Shortlisted for the ParisPhoto Aperture Foundation PhotoBook Awards 2013
This is a selection from more than 1,000 pictures taken of portraits found on the tombstones in Hong Kong’s cemeteries. Cemeteries are essential features of Hong Kong’s cultural landscape. They are a symbolic place, powerful and feared. A link to the afterworld. Burial sites are carefully selected in consideration of good feng shui. The only prime property in Hong Kong that is deserted during most of the year. The Chinese avoid cemeteries and only visit during the Ching Ming and Chung Yeung festivals. When searching for Hong Kong landscapes, I stumbled upon these seas of graves with the cityscape in the background.
In this book the portraits have been isolated from the headstones on purpose. Out of the context of the cemetery and away from the idea of death. The focus lies on the portrait itself, people in their present. Names and family history are excluded, out of respect for the ancestry and also to re-emphasize the impact of the individual anonymous face. Over time the portraits are exposed to rain, sun, extreme temperatures and humidity. The portraits become abstract. In the end, we are left with the simple abstract beauty of the image as such.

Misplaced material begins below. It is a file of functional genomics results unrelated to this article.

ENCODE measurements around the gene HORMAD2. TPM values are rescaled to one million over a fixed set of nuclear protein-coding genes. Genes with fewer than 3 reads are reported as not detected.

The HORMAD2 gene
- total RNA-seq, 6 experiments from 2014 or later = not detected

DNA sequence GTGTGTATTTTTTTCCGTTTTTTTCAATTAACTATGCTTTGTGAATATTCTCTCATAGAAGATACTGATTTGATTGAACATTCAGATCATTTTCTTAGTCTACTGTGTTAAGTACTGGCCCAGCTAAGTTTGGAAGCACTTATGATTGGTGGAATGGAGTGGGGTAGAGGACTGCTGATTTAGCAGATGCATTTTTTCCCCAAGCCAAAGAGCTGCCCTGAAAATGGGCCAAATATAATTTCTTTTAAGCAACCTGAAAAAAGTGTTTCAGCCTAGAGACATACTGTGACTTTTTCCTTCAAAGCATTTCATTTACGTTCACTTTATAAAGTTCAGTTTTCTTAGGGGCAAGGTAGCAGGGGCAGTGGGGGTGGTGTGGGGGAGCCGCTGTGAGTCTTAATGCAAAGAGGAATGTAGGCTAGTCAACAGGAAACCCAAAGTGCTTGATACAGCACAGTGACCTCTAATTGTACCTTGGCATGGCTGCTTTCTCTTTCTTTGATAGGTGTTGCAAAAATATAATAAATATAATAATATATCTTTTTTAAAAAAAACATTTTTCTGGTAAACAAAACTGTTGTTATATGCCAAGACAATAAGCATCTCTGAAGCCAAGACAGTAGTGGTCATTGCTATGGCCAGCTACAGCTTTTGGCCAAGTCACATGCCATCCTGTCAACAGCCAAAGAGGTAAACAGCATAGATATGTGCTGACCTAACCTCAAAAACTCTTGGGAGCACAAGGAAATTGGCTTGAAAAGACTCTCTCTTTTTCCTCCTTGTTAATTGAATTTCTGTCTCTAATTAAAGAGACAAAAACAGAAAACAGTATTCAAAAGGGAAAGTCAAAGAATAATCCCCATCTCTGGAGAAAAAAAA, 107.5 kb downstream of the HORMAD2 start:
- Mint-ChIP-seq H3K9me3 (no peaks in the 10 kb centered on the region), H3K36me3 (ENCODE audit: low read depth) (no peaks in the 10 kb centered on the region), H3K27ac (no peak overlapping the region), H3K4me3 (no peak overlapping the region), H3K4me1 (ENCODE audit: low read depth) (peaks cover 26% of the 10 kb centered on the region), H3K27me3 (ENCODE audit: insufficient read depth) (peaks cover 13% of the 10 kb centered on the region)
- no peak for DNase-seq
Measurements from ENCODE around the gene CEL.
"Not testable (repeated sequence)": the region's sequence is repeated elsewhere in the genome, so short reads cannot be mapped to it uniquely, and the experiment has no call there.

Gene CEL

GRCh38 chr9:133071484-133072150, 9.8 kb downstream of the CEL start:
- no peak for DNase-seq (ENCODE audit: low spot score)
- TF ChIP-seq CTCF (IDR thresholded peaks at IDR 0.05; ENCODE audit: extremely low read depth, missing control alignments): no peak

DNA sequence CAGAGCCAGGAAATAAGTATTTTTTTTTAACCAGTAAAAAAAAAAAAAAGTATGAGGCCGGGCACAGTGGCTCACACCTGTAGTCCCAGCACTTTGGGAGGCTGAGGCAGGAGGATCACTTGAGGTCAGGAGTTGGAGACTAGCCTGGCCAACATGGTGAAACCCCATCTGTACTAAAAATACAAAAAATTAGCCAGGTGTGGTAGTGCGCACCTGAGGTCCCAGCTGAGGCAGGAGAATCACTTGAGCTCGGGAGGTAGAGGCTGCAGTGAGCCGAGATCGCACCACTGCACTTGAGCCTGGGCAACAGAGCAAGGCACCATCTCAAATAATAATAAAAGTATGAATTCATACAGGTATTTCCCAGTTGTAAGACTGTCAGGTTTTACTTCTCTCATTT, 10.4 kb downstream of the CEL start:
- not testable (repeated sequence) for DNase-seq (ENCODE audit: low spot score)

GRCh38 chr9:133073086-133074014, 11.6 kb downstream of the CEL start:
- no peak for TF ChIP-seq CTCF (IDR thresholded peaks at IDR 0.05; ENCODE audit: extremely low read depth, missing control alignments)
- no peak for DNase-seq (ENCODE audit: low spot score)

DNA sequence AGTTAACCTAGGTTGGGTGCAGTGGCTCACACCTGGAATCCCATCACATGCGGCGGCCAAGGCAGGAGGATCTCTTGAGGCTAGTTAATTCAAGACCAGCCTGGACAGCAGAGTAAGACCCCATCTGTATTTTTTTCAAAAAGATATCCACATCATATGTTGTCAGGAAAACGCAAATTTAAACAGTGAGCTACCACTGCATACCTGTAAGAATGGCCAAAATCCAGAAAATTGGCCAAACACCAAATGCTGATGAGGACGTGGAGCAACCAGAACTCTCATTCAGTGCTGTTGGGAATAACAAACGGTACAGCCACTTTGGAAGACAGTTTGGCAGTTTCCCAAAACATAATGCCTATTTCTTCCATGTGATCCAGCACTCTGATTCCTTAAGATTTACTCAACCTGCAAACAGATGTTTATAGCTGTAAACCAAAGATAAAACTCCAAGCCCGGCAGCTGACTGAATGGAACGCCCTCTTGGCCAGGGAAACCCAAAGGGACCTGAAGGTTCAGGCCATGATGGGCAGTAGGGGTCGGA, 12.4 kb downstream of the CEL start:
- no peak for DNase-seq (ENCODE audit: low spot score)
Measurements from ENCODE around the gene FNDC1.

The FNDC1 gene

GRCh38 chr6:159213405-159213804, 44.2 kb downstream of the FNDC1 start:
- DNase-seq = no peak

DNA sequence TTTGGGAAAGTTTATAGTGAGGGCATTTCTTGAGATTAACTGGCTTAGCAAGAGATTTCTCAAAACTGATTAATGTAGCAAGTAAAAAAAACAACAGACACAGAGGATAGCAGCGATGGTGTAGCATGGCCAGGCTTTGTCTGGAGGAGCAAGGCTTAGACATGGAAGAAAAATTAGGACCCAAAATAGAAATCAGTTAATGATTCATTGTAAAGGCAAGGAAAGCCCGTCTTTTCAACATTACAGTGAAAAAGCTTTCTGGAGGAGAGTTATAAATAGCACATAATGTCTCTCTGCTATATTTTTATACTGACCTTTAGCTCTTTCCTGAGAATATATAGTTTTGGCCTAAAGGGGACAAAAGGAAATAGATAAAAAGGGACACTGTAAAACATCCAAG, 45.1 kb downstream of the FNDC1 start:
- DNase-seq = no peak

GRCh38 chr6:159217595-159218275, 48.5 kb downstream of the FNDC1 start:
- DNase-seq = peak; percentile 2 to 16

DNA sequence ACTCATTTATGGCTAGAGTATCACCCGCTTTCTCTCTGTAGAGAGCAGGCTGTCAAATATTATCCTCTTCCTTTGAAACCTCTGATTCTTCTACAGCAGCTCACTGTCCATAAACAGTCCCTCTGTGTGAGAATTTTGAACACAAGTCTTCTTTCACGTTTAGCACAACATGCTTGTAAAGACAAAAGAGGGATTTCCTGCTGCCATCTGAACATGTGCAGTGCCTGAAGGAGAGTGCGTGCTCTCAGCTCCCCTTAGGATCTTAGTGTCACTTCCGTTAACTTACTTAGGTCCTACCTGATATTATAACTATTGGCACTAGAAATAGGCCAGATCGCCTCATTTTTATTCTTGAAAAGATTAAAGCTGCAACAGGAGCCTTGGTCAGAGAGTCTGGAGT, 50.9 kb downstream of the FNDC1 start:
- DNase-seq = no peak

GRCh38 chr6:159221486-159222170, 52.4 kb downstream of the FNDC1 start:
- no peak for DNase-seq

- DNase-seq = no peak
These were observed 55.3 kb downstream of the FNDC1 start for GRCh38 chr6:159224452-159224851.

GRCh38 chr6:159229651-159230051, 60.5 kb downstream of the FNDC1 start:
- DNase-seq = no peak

The portrait series in the book exposes both the strength of the individual face and the perishable nature of the individual human body. An inherent contradiction of our existence. The clear images make us want to connect, understand, and know the strangers and their stories. The fading images reference mortality of human life, and the limitations of our impact. Subconsciously, our interest in the individual fades as the portraits become less clear. It is quietly replaced by our draw to the beauty of the abstract image. We will be remembered only by the children of our children. As the faces fade further, anonymity returns and once again we become part of nature... ad infinitum.